On Sunday, July 27 I participated in (and saw) my first sheep shearing competition at the Sonoma County Fair. At 8 AM the following day I had a shearing job.
Every time I do something new, I’m reminded just how new something can be. Before this, I had never even seen a shearing competition outside of YouTube. I didn’t know where to sign up to compete at the fairgrounds and neither did the workers I spoke with, so I headed in the general direction of the livestock and hoped for the best.
I didn’t know what the entry fee was. When I signed up to compete, I didn’t know how many sheep I’d have to shear; they decided at the last minute whether it would be one, two or three sheep for the ladies. I just had to be ready and willing to shear however many sheep it was going to be.
I was pleasantly surprised to see men crutching (removing wool around the belly, crotch and teats) sheep in advance of the contest. Oh, how much easier shearing would be if someone else crutched them for me every time! It was glamorous treatment and I felt like a shearing queen already. The wool was only about an inch long and the sheep were lambs, not even yearlings, so they were full of energy and jumpy.
I was surprised at how many people appeared in the stands right on time for the beginning of the contest, despite the lack of signage and promotion. I was horribly nervous watching the three heats of men shear first. I watched them as closely as I could, trying to refresh my memory on making all of the right moves. Fortunately, in the third heat I was able to occupy myself with catching a friend’s sheep for him. “Catching” in this context means holding the next sheep in the pen in easy reach of the shearer, so he doesn’t lose time catching and turning them over. Harder to be nervous when you’re busy!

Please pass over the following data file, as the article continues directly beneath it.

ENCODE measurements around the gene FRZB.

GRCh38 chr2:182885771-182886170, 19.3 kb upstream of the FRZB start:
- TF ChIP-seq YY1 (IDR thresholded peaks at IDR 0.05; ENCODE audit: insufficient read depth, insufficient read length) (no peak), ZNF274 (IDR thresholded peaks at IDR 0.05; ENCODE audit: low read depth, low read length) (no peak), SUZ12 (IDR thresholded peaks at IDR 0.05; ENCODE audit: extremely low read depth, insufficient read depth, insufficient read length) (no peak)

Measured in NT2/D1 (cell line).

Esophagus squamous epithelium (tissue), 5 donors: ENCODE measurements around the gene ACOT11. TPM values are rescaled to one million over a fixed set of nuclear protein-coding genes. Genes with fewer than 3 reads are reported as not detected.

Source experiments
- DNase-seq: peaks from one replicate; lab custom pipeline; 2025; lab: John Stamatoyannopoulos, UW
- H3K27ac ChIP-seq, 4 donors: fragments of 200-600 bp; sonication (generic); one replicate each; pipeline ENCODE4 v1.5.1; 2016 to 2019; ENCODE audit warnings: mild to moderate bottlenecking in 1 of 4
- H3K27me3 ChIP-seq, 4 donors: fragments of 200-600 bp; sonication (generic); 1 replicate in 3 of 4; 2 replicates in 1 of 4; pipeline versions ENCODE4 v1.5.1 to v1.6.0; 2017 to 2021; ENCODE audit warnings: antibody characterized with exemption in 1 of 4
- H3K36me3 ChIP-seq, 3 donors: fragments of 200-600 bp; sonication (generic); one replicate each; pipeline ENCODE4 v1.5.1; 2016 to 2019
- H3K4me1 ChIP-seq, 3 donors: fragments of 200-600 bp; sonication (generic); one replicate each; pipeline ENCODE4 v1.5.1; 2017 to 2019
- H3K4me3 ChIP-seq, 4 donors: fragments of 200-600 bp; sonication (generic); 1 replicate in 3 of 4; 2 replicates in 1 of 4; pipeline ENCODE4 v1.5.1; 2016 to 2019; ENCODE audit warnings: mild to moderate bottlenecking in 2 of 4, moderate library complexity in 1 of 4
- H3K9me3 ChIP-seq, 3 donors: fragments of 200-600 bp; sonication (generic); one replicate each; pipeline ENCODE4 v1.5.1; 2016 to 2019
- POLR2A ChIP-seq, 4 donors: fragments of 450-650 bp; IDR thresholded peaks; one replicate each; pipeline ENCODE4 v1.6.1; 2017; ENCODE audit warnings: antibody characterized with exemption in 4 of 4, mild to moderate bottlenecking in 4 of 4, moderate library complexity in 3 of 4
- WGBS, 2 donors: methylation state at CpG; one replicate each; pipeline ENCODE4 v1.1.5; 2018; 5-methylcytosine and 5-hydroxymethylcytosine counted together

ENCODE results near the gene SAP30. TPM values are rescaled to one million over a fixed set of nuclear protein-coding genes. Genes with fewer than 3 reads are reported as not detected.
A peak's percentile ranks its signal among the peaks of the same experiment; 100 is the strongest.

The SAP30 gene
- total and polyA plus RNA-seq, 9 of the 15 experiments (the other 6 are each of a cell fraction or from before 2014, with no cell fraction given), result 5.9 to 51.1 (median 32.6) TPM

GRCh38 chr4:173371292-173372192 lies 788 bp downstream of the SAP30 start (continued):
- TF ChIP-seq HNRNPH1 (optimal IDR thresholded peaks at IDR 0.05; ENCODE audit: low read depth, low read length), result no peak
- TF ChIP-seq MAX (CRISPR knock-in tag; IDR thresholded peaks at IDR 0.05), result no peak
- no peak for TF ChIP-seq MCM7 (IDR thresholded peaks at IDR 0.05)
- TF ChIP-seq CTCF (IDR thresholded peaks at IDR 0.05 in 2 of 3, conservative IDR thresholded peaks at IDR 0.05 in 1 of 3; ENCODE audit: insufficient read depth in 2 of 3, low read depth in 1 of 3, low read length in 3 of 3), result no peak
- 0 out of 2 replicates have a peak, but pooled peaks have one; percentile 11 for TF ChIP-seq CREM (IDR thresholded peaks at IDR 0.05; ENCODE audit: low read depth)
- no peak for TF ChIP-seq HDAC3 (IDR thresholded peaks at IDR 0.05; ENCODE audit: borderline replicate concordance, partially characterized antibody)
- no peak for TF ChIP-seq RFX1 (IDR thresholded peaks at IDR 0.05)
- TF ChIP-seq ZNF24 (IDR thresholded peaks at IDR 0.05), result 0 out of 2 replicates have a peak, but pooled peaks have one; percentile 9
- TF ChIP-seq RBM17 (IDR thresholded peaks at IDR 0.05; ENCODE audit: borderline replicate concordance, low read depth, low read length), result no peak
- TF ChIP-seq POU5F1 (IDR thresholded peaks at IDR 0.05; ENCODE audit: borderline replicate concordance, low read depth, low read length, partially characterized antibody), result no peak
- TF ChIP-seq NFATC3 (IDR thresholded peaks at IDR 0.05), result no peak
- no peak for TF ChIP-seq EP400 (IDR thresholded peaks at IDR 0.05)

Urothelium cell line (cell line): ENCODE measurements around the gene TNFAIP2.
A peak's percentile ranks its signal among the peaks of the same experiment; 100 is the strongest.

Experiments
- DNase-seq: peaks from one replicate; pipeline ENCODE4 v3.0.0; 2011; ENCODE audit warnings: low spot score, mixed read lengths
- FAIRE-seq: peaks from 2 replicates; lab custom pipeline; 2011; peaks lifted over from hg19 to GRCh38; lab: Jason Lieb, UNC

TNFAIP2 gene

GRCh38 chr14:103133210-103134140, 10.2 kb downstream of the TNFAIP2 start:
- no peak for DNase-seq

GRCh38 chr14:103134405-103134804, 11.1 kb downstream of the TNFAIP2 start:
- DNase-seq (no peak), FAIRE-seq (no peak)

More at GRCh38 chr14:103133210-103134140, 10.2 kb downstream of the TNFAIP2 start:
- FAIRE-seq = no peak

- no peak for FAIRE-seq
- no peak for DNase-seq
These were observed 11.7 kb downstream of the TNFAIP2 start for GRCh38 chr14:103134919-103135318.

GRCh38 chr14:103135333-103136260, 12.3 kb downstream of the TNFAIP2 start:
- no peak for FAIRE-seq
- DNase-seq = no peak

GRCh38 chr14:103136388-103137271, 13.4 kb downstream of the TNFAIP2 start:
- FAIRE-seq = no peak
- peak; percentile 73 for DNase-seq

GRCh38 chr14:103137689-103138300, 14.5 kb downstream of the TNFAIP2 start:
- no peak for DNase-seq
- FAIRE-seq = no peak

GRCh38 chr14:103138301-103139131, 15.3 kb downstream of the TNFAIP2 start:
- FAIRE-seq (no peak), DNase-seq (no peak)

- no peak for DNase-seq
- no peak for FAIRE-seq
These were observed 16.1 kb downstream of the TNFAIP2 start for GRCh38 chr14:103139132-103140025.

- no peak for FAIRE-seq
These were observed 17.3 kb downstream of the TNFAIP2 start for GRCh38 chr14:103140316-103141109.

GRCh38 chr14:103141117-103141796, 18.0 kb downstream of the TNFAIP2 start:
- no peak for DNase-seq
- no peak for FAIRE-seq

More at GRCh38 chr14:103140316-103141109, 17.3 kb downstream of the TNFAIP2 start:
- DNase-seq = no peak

I wasn’t there to win, just to do well. My goal was to get the wool off without nicking the sheep, which I did. Even so, I found myself doing things in competition that I wouldn’t do on a job: I abandoned proper shearing procedure at a few points along the way. If I had an opportunity to get the wool off and it was out of the usual pattern, I just went for it anyway.
I had two other competitors and a 12-year-old girl beat both of us, and I was so glad she did. She did a fantastic job. I had to put on my old lady voice and tell her to be glad she started shearing at her age rather than mine. The man who organized the contest overheard me and said, not very nicely, “Yeah, maybe then you’d be better.” Yes sir, I know. That was my point! I brought a third place ribbon home – out of three!
It was a great time. I got to see a lot of folks from shearing school in 2013 and 2014, which made for a nice little reunion with supportive people who really understand the challenge at hand. Definitely a fun way to spend a summer Sunday!